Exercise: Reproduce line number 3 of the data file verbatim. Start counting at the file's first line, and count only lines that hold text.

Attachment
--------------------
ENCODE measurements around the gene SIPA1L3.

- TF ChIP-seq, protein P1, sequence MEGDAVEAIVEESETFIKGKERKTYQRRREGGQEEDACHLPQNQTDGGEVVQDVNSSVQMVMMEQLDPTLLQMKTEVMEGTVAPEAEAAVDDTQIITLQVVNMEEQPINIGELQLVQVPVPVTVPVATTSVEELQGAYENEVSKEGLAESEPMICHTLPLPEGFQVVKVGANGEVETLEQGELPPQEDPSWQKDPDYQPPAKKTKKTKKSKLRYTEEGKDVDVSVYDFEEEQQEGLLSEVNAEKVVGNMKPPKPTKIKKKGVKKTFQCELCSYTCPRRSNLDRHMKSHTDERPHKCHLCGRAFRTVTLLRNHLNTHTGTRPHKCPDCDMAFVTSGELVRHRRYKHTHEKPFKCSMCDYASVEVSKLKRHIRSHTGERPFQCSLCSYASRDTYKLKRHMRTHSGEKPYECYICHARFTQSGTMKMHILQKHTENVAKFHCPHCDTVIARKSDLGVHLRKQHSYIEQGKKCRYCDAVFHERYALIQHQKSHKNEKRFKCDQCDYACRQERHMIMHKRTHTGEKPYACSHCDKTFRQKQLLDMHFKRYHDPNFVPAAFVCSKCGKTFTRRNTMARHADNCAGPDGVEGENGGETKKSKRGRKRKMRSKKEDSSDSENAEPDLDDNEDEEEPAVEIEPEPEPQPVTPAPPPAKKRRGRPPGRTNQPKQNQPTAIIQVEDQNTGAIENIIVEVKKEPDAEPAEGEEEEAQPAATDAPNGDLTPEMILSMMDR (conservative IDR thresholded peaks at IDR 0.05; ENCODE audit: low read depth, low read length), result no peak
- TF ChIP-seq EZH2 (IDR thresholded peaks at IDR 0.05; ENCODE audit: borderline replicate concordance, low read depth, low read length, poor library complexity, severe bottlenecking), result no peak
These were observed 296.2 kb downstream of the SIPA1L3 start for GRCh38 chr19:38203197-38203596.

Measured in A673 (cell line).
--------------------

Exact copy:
- TF ChIP-seq EZH2 (IDR thresholded peaks at IDR 0.05; ENCODE audit: borderline replicate concordance, low read depth, low read length, poor library complexity, severe bottlenecking), result no peak